Friday, March 12, 2010
If Soviet Roulette has a competitor, it’s surely the Moscow Times. Up until this point, Soviet Roulette has responded to its opponent with a dignified silence. More than that, this blog has remained blissfully unaware of the Moscow Times’ audience, subject matter, and editorial policy. In fact, it is no exaggeration to say that we’ve never read a single issue until today. We knew the small paper had a website, www.themoscowtimes.com, and was established in 1992, but little else. Even so, in this era of niche marketing, we can remain silent no longer about a rival entity that has recently become the first Russian newspaper to become available on Kindle.
The issue we’ve look at appeared on 2 February 2010. It focused on business news, and was apparently designed to appeal to North Americans and Europeans were in Russia to do business. Since Russian business is almost synonymous with oil, the paper’s journalists and editorialists wrote about Gazprom, which has a monopoly or gas exports to the tune of about $16 billion a business quarter, rising oil price, and a new oil partnership with Venezuela.
Aside from oil, the paper looked at nuclear talks with the United States, tensions with Georgia over satellites and breakaway S. Ossetia, the phenomenal success of MacDonald’s in Russia, the 8 percent GDP contraction, Ukrainian elections, NATO in Afghanistan, efforts to avoid layoffs in the domestic car industry, allegations of police corruption, the kidnapping of the son of an important businessman, the allegedly flawed logic behind attempts to revive the cult of Yeltsin and liberal economist, Gaidar, and the battle between Moscow Mayor Yury Luzhkov and the neighborhood of Rechnik, which stands to be leveled in a redevelopment scheme.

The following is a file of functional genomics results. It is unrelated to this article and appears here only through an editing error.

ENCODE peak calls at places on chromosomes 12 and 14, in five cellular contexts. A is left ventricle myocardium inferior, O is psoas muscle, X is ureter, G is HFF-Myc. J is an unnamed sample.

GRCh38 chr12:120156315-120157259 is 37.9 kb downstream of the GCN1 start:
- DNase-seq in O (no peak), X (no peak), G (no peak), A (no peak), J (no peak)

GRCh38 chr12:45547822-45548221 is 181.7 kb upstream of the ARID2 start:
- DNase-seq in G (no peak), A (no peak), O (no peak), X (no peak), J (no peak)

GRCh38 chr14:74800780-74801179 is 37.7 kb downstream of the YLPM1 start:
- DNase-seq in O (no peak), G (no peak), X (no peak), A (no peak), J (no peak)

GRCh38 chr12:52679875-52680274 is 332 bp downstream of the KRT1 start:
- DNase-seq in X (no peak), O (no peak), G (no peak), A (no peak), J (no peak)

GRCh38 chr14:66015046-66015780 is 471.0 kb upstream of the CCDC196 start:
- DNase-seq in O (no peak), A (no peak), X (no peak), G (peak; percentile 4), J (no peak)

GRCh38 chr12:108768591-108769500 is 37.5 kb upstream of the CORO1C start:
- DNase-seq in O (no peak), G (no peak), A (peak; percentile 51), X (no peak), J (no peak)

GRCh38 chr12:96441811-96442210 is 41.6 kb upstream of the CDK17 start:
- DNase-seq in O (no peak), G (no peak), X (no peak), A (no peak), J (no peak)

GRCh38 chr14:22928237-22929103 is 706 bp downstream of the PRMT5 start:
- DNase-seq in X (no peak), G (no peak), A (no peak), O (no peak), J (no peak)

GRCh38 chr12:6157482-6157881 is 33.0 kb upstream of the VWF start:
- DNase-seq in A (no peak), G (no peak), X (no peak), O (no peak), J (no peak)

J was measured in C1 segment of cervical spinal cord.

Most interestingly, Moscow Times hosts a number of different advertisements for Moscow expatriate communities. If you’re stuck in Moscow for business, you can choose between groups for newcomers, alumni, Democrats Abroad, entrepreneurs, speed daters, Nigerians, people are practicing their Russian language skills, etc. The real estate ads are interesting too, in that you have the opportunity select Stalin-era apartments or even “pre-revolutionary ones” according to either your politics or aesthetic predilections, whichever matters most to you. Moscow Times also helps expatriates or perhaps tourists to find the best in Russian high culture via Dostoevsky, and Ostrovsky performance and events at the Bolshoi Theatre.
With grudging respect, Soviet Roulette must conclude this post with the grudging acknowledgement of the usefulness of a column on the “five books to read on Soviet and Russian film.” In Oscar-season parlance, the nominees are: “Kino: A History of the Russian and Soviet Film,” “Sergei Eisenstein: A Biography” by Oksana Bulkakowa, “Early Cinema in Russia and its Cultural Reception,” “Ivan the Terrible” by Yuri Tsivian, and “Tarkovsky: Cinema as Power.”